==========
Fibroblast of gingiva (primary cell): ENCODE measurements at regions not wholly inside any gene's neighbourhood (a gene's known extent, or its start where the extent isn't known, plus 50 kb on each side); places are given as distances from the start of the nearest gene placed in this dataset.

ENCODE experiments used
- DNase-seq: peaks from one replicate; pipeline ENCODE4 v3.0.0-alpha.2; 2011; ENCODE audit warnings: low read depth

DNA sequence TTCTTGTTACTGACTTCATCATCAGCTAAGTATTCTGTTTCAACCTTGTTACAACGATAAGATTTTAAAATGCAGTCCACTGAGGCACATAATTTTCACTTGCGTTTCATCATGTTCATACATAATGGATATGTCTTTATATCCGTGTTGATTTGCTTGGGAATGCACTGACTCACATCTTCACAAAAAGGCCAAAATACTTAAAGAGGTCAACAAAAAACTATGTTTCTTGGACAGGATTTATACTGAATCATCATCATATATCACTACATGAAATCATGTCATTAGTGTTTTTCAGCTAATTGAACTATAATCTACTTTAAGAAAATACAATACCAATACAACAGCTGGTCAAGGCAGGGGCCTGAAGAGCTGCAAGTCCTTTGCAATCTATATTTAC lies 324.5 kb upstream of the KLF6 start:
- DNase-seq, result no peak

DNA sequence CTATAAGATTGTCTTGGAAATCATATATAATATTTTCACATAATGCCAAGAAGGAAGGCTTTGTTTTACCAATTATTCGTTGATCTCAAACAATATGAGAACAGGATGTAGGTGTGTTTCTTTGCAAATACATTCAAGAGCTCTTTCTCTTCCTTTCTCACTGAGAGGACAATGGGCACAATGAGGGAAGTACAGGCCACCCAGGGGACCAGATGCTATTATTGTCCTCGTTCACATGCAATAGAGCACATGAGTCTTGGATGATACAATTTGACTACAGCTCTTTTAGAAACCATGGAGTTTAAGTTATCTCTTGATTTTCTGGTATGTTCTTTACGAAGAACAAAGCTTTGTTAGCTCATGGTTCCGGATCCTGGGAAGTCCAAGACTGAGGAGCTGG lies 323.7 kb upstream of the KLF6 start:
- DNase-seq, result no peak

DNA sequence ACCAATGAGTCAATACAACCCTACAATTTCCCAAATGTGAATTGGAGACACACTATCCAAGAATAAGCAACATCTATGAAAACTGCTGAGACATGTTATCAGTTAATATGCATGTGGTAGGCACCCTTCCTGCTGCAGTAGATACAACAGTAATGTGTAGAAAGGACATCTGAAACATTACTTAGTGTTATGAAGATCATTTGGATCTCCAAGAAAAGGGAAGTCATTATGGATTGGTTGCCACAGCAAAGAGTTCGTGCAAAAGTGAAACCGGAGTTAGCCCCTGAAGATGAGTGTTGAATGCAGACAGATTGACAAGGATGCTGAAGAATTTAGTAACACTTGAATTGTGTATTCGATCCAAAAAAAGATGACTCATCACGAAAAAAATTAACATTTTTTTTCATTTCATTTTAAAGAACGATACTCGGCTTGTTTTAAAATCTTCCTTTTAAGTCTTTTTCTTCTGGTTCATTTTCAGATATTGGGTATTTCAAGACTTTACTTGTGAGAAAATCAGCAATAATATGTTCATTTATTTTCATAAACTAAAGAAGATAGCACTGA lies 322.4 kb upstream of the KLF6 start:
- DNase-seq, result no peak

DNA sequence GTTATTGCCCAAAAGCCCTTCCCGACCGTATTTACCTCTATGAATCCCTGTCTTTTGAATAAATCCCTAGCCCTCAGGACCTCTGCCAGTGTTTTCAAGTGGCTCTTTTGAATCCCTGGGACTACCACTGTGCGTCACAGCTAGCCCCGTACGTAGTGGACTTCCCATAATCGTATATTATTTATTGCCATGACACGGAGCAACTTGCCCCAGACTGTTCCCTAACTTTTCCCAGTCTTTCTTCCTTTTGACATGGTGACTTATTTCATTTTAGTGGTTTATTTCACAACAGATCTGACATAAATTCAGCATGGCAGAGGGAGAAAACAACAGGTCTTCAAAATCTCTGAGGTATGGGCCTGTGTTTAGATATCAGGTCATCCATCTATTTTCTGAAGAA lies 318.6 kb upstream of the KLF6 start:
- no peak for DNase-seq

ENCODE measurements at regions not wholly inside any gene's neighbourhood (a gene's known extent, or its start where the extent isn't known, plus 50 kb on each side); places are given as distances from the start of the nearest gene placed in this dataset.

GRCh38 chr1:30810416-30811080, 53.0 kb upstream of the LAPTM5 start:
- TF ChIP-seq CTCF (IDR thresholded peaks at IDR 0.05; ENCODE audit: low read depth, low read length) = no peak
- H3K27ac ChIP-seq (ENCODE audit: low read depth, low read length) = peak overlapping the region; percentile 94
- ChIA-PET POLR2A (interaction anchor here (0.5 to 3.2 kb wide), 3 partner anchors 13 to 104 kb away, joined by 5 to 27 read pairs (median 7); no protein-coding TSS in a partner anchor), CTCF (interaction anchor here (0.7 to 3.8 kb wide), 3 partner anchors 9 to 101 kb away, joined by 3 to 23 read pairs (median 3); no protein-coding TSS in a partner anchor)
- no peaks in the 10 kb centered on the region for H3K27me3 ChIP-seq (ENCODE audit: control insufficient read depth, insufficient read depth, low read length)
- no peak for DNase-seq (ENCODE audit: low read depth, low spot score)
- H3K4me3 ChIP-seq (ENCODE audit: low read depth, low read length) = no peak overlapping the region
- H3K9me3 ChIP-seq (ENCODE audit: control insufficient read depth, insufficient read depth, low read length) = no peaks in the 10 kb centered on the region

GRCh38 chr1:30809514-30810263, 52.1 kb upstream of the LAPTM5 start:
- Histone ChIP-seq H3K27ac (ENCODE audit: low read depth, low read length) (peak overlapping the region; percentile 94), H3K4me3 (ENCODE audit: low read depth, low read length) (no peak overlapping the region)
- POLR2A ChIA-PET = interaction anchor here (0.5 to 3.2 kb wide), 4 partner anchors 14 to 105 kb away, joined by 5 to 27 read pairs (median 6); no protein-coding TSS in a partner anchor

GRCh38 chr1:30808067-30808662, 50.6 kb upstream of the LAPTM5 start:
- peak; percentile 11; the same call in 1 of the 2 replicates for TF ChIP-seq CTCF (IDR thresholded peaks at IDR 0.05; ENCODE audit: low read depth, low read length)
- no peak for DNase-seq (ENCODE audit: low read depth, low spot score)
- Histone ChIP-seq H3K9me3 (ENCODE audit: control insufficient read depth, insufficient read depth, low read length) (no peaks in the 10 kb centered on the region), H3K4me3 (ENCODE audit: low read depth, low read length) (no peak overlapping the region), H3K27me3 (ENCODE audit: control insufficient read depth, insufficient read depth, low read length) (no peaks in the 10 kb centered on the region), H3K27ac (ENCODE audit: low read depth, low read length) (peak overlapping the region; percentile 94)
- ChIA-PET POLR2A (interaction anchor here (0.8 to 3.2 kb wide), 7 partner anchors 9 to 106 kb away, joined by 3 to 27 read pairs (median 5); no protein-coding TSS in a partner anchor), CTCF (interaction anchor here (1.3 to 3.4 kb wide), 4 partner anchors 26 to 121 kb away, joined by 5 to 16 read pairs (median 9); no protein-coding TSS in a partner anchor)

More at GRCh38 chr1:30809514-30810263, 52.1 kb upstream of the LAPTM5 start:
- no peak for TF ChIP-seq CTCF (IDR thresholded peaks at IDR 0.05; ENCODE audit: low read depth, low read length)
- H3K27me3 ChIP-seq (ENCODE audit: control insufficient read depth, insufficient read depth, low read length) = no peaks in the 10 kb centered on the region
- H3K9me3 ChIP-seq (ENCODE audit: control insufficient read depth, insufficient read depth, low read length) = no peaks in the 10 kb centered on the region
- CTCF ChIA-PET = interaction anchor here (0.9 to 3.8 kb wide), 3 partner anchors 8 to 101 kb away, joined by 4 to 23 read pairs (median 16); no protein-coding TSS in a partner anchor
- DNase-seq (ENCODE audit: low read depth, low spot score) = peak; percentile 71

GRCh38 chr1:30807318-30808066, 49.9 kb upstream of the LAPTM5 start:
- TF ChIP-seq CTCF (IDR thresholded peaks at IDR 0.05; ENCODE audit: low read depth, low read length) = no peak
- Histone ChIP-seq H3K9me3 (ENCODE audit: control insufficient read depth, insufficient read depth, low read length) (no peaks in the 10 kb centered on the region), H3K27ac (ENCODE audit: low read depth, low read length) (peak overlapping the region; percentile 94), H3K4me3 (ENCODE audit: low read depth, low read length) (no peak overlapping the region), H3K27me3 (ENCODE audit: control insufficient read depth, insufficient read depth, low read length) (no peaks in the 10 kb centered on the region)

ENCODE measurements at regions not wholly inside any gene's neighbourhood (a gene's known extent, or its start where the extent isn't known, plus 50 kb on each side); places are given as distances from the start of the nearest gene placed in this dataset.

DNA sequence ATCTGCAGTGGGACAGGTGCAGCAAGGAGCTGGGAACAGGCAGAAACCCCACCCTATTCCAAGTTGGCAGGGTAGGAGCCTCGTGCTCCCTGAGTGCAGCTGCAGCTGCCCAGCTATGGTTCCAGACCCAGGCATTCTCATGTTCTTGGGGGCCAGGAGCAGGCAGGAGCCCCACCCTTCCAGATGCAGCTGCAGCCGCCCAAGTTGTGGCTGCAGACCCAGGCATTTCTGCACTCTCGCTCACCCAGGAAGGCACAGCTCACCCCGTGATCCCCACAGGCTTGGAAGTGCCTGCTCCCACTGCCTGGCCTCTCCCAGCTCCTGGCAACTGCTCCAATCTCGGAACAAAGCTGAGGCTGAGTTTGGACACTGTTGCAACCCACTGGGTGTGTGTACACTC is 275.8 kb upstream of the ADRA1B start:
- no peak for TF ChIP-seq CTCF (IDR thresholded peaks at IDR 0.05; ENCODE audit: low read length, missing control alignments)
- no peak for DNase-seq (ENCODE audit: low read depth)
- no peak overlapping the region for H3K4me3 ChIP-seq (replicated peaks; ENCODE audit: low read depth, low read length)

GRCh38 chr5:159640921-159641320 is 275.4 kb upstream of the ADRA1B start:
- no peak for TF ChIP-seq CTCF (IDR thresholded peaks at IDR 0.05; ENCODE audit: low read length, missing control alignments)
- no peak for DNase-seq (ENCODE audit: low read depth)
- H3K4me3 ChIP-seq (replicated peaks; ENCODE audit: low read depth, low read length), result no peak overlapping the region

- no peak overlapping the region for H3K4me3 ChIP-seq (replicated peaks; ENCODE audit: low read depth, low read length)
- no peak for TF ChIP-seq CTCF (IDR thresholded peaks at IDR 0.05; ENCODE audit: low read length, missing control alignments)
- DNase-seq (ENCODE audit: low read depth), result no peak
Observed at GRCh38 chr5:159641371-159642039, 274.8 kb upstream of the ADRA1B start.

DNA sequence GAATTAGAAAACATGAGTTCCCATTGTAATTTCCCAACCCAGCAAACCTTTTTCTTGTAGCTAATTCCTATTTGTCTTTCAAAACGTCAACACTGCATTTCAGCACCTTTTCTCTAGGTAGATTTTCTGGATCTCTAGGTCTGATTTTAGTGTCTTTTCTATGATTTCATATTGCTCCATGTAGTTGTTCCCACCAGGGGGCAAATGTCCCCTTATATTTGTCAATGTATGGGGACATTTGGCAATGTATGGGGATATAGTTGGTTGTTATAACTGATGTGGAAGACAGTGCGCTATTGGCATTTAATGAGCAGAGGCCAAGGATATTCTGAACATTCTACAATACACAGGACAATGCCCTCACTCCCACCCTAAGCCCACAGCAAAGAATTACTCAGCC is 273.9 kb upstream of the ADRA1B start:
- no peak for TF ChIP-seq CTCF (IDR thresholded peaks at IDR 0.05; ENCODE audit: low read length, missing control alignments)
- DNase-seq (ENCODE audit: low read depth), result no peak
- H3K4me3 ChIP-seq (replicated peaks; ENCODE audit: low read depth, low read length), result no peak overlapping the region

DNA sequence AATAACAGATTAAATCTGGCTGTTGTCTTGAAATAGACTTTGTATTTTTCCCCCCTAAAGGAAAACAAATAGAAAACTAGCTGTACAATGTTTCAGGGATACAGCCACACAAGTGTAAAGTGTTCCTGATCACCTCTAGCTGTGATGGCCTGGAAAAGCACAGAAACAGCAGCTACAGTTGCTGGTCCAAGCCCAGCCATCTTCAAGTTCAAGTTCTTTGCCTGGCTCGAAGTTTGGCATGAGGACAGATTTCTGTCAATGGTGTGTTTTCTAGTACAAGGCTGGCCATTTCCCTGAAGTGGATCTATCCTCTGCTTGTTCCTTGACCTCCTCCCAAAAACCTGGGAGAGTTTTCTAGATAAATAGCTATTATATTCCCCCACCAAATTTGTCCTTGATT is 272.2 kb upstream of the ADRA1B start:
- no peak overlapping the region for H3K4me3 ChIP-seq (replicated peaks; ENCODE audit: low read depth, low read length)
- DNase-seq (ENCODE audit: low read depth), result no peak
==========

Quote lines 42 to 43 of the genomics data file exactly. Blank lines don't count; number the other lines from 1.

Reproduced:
- no peak overlapping the region for H3K4me3 ChIP-seq (replicated peaks; ENCODE audit: low read depth, low read length)

GRCh38 chr5:159640921-159641320 is 275.4 kb upstream of the ADRA1B start: